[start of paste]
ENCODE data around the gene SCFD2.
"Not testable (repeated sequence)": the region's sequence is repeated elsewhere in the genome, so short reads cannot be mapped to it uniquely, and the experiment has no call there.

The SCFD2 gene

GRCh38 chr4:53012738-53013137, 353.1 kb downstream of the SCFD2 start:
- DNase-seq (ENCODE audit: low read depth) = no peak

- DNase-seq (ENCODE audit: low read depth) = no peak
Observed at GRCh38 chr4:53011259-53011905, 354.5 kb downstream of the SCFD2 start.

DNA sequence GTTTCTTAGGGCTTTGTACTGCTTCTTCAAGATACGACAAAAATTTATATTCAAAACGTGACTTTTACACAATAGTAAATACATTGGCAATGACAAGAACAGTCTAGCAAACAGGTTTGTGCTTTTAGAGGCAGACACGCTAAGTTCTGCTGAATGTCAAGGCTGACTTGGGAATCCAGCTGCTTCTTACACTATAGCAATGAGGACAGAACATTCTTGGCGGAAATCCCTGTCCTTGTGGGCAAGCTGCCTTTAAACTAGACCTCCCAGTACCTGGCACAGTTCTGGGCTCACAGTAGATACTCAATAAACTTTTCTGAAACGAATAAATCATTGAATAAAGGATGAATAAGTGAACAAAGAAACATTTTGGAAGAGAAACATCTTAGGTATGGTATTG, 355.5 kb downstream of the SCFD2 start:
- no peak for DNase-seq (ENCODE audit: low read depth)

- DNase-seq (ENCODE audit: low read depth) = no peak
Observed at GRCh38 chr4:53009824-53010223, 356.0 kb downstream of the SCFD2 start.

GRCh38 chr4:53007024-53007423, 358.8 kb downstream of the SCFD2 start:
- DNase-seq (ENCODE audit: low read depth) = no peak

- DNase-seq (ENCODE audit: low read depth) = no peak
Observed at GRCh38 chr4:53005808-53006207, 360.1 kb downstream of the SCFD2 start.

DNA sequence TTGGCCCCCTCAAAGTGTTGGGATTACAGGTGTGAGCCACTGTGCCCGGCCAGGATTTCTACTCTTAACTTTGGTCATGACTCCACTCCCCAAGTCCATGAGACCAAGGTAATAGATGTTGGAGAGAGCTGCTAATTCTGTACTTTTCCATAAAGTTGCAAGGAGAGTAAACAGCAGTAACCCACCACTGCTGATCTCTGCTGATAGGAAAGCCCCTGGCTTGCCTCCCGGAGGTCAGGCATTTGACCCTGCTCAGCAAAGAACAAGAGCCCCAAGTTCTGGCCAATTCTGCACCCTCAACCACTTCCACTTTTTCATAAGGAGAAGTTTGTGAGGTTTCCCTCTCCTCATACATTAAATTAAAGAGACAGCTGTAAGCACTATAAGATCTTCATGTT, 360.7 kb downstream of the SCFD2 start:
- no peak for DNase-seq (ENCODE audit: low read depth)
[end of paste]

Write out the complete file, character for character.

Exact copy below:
ENCODE data around the gene SCFD2.
"Not testable (repeated sequence)": the region's sequence is repeated elsewhere in the genome, so short reads cannot be mapped to it uniquely, and the experiment has no call there.

The SCFD2 gene

GRCh38 chr4:53012738-53013137, 353.1 kb downstream of the SCFD2 start:
- DNase-seq (ENCODE audit: low read depth) = no peak

- DNase-seq (ENCODE audit: low read depth) = no peak
Observed at GRCh38 chr4:53011259-53011905, 354.5 kb downstream of the SCFD2 start.

DNA sequence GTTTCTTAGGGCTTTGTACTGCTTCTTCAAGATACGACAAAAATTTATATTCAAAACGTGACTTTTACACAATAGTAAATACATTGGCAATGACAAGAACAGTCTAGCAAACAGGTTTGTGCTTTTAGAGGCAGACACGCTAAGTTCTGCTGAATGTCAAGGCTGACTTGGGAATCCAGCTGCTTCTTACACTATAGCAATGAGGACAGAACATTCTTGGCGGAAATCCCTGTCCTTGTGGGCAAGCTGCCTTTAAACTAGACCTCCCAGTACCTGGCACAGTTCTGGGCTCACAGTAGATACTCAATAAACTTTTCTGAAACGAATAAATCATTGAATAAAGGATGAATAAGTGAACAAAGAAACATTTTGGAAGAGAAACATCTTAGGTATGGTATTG, 355.5 kb downstream of the SCFD2 start:
- no peak for DNase-seq (ENCODE audit: low read depth)

- DNase-seq (ENCODE audit: low read depth) = no peak
Observed at GRCh38 chr4:53009824-53010223, 356.0 kb downstream of the SCFD2 start.

GRCh38 chr4:53007024-53007423, 358.8 kb downstream of the SCFD2 start:
- DNase-seq (ENCODE audit: low read depth) = no peak

- DNase-seq (ENCODE audit: low read depth) = no peak
Observed at GRCh38 chr4:53005808-53006207, 360.1 kb downstream of the SCFD2 start.

DNA sequence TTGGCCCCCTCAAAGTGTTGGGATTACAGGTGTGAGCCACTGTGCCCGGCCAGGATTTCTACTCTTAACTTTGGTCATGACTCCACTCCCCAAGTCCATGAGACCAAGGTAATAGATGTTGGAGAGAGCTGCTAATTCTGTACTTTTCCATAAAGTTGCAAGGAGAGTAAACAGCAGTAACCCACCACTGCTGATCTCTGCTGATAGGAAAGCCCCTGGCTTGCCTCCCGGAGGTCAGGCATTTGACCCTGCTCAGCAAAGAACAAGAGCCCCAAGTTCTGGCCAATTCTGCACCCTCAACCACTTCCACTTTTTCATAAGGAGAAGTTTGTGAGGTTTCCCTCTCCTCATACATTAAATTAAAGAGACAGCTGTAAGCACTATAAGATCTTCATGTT, 360.7 kb downstream of the SCFD2 start:
- no peak for DNase-seq (ENCODE audit: low read depth)